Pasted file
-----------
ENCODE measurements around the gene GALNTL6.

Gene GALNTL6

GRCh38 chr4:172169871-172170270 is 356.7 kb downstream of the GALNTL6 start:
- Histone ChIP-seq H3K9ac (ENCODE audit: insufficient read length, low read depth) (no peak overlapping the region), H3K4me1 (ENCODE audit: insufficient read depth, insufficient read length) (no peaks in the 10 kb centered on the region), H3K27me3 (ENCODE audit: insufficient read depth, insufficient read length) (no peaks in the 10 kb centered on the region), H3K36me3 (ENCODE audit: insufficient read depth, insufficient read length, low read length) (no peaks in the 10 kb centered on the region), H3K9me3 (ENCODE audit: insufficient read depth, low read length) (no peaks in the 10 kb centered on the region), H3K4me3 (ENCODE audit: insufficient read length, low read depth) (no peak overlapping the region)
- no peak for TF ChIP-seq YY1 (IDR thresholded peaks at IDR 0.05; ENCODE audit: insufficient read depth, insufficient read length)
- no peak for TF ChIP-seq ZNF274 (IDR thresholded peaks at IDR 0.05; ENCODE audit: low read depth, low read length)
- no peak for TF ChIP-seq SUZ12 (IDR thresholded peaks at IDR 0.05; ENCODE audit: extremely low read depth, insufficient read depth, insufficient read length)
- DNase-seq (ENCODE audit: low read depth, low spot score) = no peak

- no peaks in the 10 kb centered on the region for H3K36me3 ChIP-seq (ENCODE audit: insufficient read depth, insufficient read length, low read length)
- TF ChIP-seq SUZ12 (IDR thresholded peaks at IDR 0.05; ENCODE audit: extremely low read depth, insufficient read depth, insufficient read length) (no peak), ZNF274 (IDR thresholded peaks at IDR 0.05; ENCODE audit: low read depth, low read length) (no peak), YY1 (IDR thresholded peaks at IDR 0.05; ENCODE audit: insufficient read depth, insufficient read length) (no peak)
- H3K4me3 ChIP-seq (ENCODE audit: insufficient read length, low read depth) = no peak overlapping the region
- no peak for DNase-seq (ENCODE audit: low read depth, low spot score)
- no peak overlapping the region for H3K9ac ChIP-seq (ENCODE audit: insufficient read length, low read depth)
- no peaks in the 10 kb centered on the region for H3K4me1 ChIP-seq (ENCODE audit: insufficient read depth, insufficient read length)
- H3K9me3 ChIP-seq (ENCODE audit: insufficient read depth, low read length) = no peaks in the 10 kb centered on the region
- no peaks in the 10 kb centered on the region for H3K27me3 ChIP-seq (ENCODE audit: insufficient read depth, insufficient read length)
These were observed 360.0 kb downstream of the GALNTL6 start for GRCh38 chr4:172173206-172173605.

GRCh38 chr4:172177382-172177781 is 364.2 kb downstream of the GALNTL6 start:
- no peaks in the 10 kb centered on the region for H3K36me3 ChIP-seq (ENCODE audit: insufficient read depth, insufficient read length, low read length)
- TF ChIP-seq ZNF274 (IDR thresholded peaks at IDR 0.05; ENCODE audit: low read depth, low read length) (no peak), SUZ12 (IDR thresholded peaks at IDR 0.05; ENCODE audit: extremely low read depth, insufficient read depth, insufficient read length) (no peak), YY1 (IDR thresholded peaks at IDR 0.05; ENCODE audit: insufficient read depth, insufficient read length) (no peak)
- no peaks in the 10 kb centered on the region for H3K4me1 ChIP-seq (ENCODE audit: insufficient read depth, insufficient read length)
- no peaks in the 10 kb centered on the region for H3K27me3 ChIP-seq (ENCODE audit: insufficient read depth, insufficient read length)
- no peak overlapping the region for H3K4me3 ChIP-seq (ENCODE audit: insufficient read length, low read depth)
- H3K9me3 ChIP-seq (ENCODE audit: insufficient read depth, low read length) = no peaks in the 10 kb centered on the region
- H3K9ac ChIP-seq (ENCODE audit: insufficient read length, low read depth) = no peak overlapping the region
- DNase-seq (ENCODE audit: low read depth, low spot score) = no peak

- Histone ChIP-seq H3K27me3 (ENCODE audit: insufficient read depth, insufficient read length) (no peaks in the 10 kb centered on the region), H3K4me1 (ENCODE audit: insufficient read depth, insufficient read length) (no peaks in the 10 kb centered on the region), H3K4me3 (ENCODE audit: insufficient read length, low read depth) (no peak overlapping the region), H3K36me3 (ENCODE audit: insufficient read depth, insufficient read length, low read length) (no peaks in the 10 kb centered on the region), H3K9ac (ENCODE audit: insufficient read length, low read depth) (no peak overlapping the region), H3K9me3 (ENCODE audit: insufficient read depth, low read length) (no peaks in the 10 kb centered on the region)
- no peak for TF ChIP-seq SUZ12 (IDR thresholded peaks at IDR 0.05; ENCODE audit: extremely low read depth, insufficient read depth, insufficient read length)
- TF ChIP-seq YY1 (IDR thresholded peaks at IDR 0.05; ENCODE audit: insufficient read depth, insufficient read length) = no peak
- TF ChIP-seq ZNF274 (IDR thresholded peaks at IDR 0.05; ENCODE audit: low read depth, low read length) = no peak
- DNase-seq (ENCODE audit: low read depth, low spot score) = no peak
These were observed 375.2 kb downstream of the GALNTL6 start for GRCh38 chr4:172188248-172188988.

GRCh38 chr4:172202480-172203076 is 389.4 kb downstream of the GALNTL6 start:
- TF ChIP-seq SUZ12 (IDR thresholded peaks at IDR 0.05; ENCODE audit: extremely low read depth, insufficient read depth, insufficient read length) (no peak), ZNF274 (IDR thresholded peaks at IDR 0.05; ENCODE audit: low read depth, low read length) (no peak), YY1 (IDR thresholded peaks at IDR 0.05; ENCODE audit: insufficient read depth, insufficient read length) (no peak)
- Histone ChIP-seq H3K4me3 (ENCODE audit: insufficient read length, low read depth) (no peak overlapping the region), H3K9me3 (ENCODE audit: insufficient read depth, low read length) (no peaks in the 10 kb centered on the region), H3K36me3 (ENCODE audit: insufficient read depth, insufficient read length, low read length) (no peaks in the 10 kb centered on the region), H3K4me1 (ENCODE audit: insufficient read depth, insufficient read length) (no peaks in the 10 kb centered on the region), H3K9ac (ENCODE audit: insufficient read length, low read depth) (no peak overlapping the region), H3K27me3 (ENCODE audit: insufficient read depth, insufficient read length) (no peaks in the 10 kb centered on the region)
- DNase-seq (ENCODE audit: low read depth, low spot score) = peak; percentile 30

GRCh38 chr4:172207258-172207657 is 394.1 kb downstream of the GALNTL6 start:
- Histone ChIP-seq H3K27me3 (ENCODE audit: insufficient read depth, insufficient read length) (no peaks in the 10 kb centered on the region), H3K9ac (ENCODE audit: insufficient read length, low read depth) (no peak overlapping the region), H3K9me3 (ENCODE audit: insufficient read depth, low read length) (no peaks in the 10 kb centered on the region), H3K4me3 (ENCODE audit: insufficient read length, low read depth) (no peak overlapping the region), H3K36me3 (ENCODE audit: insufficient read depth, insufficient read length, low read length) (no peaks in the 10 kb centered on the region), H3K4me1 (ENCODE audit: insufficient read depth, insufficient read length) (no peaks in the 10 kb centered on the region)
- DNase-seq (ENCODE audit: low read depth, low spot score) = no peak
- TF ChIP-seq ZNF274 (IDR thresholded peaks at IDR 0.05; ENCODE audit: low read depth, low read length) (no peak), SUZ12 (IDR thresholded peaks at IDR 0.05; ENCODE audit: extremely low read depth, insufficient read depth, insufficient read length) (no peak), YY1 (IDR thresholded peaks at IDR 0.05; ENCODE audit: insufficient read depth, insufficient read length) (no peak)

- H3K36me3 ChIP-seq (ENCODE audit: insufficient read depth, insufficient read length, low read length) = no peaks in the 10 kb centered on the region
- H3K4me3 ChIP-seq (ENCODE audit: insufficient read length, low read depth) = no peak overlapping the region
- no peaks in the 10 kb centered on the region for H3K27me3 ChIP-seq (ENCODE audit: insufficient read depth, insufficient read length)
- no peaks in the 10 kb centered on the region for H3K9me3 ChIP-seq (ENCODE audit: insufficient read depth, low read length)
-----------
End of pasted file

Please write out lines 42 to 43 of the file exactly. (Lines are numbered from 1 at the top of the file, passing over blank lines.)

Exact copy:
- H3K4me3 ChIP-seq (ENCODE audit: insufficient read length, low read depth) = no peak overlapping the region
- no peaks in the 10 kb centered on the region for H3K27me3 ChIP-seq (ENCODE audit: insufficient read depth, insufficient read length)